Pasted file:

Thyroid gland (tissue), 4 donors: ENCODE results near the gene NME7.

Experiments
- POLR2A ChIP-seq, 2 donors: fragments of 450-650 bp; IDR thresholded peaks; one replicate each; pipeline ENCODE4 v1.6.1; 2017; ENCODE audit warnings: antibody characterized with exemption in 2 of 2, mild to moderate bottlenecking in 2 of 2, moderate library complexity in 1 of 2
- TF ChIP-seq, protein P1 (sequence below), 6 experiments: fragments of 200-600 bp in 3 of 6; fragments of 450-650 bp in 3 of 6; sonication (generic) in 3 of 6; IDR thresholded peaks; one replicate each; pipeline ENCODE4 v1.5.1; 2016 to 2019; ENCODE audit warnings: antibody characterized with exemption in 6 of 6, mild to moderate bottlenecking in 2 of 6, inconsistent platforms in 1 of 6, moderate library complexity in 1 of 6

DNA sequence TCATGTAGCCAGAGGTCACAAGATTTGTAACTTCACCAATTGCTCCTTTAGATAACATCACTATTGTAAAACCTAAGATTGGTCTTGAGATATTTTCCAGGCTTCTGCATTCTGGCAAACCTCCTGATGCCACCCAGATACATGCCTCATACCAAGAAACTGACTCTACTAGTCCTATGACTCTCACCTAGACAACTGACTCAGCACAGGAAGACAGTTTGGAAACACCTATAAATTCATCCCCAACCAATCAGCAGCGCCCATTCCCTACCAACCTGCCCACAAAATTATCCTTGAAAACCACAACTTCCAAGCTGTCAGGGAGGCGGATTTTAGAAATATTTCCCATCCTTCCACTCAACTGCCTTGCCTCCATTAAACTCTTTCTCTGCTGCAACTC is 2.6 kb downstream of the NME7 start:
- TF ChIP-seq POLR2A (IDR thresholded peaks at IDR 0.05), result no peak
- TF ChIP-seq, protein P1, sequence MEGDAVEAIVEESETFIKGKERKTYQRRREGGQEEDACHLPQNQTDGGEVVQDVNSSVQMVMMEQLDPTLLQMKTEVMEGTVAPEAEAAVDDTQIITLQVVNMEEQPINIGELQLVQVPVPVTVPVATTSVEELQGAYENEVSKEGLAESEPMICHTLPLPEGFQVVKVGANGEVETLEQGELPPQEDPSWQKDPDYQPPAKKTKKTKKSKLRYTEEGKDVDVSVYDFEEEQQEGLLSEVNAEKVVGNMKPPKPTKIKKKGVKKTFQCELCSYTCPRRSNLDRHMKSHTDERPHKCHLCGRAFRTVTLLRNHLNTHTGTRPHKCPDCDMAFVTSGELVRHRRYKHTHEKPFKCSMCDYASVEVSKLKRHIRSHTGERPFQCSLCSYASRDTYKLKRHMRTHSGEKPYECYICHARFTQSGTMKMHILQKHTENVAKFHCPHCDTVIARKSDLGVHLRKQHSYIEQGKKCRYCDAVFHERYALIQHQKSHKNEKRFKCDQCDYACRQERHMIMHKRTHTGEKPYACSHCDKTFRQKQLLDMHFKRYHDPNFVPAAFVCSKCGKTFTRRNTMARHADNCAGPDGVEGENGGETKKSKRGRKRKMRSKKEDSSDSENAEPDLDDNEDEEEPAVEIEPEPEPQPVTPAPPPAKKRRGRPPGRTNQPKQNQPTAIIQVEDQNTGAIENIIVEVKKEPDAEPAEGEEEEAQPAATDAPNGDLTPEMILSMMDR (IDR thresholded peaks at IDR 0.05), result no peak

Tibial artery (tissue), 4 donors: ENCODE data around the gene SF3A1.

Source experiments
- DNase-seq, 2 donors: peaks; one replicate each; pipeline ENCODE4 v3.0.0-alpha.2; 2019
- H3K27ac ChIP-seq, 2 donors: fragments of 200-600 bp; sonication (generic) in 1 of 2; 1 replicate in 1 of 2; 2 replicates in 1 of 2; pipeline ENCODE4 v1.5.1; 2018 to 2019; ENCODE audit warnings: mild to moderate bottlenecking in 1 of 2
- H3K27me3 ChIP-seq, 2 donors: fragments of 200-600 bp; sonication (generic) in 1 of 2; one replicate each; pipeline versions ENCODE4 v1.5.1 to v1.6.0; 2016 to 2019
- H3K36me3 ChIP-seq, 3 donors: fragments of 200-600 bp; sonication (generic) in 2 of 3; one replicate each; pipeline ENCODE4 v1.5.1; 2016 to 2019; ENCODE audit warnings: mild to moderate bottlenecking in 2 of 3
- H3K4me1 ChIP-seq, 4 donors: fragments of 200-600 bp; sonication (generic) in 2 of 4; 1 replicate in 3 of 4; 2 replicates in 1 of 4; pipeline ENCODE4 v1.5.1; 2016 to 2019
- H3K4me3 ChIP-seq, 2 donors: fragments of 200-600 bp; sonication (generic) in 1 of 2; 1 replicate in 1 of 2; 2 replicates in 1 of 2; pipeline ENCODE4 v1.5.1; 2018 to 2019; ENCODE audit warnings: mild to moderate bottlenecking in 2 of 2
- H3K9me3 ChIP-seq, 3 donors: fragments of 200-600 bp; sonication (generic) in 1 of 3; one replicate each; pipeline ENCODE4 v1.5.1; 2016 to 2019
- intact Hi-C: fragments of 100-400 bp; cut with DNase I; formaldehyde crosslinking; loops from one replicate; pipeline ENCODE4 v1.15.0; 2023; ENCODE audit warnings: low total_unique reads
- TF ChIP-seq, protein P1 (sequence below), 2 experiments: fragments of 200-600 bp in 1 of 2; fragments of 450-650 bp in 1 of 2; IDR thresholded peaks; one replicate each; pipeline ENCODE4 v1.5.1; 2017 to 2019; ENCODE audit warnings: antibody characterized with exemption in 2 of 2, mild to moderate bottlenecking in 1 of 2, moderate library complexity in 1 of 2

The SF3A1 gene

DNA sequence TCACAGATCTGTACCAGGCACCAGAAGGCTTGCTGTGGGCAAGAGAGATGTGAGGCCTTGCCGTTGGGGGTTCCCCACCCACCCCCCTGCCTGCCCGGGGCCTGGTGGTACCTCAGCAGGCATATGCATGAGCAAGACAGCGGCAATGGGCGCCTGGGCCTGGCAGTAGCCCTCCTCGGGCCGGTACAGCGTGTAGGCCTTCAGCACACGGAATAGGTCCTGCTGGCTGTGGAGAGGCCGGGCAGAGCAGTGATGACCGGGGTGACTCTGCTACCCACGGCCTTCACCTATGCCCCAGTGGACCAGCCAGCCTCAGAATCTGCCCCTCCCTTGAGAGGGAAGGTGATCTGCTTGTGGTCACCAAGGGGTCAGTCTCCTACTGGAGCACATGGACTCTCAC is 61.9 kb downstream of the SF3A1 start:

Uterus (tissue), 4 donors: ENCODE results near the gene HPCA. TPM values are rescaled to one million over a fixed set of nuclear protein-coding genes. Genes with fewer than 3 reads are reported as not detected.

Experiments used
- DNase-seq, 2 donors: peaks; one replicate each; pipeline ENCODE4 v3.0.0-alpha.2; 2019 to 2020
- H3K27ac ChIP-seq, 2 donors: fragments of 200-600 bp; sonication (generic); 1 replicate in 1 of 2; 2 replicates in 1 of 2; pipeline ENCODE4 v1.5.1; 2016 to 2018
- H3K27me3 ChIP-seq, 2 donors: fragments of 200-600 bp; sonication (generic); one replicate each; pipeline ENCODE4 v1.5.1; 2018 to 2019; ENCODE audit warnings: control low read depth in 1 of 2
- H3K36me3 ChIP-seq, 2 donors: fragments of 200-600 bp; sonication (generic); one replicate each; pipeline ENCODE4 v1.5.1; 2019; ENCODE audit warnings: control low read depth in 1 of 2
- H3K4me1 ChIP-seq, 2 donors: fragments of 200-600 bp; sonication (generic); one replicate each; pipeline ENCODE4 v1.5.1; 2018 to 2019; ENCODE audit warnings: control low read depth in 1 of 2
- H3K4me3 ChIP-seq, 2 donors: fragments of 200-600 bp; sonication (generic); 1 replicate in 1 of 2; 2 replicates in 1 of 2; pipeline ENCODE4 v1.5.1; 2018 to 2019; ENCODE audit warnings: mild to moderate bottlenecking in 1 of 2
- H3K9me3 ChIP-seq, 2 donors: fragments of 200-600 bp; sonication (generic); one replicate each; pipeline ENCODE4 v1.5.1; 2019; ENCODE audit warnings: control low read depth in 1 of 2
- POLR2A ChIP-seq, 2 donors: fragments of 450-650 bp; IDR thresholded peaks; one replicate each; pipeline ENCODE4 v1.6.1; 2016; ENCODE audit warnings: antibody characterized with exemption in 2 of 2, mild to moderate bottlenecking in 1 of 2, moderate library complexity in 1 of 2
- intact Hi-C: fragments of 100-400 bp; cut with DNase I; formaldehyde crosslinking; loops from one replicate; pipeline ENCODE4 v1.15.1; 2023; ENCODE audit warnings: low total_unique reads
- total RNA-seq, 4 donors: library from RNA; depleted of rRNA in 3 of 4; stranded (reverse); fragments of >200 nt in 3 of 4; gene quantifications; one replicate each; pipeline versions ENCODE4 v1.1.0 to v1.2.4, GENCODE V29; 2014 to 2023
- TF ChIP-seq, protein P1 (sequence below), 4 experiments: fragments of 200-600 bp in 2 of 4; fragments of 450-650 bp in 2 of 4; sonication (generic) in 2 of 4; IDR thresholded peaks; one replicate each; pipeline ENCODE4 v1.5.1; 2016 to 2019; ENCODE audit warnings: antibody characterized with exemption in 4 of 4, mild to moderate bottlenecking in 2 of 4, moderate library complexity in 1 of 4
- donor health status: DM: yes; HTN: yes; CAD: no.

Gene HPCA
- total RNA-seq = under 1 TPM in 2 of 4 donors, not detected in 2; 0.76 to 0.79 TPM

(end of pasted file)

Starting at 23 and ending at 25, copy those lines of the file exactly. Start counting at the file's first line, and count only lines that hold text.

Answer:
- DNase-seq, 2 donors: peaks; one replicate each; pipeline ENCODE4 v3.0.0-alpha.2; 2019 to 2020
- H3K27ac ChIP-seq, 2 donors: fragments of 200-600 bp; sonication (generic); 1 replicate in 1 of 2; 2 replicates in 1 of 2; pipeline ENCODE4 v1.5.1; 2016 to 2018
- H3K27me3 ChIP-seq, 2 donors: fragments of 200-600 bp; sonication (generic); one replicate each; pipeline ENCODE4 v1.5.1; 2018 to 2019; ENCODE audit warnings: control low read depth in 1 of 2